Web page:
Toward the end of my career, while I was serving at Marine Corps Recruit Depot, San Diego, one of our Corps’ premiere, showcase installations, we hosted an official visit by the Commandant of the Republic of Korea (ROK) Marine Corps. It’s no secret that the ROK Marines closely emulate their US comrades in arms, and have since the dawn of their existence in 1949. The ROK Marine Commandant had come to San Diego to observe recruit training. In particular, he had come to witness the transformational innovations implemented by our 31st Commandant, General C.C. Krulak—a Carolina Marine. Our guest was visibly impressed. As he witnessed “the Crucible,” the physically, mentally, and emotionally grueling ordeal, the culminating challenge our recruits were surmounting in order to earn the title, Marine, he was intrigued by the willingness of these young Americans to put themselves to such a test. But the absolute highlight of his visit occurred as the ROK Marine Commandant toured our command museum and observed our recruits eagerly imbibing the history, customs, and courtesies of an organization older than the nation these young Americans had pledged to defend. At this point, our guest was more than impressed, he was moved to tears. “We are a young Marine Corps,” he observed. “Our history is not as long or illustrious as yours. It is clear that these young men, so deeply inspired by the examples of those who have gone before them, are conscious of the obligations that come with the privilege of serving as Marines. This is a beautiful thing to witness. My wish for our Marine Corps is that we will one day celebrate our proud history as meaningfully and respectfully as you do yours.”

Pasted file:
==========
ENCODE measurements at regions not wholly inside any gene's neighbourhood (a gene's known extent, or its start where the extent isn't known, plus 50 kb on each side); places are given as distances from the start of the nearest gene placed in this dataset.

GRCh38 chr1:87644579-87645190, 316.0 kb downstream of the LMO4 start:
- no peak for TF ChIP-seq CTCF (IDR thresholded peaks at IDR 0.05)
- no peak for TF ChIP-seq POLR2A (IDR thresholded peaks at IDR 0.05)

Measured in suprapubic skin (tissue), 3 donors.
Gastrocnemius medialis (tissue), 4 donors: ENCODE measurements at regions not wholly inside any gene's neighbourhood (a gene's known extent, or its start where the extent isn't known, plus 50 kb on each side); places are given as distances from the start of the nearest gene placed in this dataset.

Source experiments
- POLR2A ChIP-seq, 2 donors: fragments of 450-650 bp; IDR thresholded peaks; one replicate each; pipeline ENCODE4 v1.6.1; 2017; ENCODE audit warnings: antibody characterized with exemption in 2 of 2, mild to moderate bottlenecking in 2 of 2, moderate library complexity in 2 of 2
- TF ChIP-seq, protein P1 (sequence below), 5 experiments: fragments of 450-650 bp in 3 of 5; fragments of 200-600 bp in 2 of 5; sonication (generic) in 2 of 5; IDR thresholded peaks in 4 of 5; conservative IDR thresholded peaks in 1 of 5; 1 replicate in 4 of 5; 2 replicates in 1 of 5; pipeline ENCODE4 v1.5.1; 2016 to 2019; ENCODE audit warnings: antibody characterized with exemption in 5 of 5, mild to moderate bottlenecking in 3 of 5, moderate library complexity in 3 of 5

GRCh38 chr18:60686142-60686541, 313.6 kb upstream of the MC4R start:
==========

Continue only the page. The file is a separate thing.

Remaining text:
That is why we are committed to building the Museum of the Marine, a monumental labor of love, lest we forget, lest we lose sight of the many extraordinary sacrifices and contributions of the Carolina Marines and their Sea Service comrades to the success of our Corps in the defense of our nation since the Second World War. Ours is an inspiring story told nowhere else. Ours is a magnificent, focused subset of a larger story spanning over two centuries. The many significant innovations and achievements of the Carolina Marines, in peacetime and in war, are truly legendary. And the stories of the host communities that have stood by their Marines and Sailors and their families are every bit as inspiring.
Borrowing from the Korean Commandant, our sincere commitment is that our Museum of the Marine will one day celebrate the proud history of the Carolina Marines as meaningfully and respectfully as they deserve. We invite you to join us in this quest. Long Live the Legends!
John B. Sollis
Chairman, Board of Directors